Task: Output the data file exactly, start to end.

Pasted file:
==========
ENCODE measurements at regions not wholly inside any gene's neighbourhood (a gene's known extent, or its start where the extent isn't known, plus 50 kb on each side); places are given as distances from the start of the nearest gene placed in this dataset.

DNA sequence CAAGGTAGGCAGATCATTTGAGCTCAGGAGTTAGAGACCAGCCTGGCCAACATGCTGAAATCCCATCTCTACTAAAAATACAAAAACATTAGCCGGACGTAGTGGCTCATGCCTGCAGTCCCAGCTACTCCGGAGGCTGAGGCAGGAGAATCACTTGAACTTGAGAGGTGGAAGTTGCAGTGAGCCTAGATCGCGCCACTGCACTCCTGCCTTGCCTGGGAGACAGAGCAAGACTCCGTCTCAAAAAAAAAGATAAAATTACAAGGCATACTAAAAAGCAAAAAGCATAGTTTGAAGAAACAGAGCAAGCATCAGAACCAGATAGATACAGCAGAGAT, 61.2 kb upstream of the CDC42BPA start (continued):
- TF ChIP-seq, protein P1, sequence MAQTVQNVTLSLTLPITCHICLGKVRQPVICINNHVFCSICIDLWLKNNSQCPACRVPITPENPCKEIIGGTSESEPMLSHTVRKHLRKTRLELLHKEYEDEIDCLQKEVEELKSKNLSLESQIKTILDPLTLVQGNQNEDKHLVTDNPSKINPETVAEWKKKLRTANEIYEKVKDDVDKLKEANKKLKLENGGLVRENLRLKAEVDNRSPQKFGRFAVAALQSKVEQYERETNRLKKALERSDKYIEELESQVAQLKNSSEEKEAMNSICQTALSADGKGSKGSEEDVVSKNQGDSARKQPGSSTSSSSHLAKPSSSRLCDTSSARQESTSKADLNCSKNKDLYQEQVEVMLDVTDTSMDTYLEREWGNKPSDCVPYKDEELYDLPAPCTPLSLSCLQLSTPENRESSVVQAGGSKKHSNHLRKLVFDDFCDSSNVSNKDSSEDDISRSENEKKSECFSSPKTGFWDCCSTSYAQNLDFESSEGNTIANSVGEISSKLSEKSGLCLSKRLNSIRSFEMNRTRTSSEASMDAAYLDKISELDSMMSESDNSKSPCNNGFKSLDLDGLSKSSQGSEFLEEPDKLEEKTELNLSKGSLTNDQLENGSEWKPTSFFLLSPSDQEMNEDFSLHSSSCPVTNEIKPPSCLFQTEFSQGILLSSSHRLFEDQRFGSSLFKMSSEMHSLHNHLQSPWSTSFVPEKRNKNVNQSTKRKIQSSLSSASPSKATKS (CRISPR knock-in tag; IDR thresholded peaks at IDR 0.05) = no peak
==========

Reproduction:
ENCODE measurements at regions not wholly inside any gene's neighbourhood (a gene's known extent, or its start where the extent isn't known, plus 50 kb on each side); places are given as distances from the start of the nearest gene placed in this dataset.

DNA sequence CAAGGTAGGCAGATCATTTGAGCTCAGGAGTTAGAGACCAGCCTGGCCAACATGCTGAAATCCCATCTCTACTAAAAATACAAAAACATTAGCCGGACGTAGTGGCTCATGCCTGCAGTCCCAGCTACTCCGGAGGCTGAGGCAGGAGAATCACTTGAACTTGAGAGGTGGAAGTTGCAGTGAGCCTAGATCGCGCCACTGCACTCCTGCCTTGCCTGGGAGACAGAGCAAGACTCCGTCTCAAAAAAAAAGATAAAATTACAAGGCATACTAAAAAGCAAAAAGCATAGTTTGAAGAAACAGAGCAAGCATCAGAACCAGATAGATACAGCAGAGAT, 61.2 kb upstream of the CDC42BPA start (continued):
- TF ChIP-seq, protein P1, sequence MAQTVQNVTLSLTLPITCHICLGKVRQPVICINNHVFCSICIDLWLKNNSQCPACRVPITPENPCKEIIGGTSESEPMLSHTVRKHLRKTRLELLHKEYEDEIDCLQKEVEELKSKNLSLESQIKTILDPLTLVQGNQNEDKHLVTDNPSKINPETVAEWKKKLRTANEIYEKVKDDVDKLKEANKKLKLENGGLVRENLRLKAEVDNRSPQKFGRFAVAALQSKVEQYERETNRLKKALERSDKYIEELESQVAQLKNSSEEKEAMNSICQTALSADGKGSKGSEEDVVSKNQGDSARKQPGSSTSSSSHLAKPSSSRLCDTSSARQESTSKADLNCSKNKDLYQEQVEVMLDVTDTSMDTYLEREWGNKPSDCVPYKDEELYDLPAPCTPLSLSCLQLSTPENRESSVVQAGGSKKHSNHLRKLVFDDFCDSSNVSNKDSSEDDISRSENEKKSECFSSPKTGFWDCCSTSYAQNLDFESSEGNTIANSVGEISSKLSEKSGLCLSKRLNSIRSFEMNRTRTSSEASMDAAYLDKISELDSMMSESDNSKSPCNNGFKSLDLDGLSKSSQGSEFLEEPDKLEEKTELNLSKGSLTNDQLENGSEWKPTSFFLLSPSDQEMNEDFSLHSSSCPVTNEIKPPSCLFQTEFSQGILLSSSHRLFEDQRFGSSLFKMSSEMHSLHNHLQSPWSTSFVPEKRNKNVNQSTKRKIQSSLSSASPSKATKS (CRISPR knock-in tag; IDR thresholded peaks at IDR 0.05) = no peak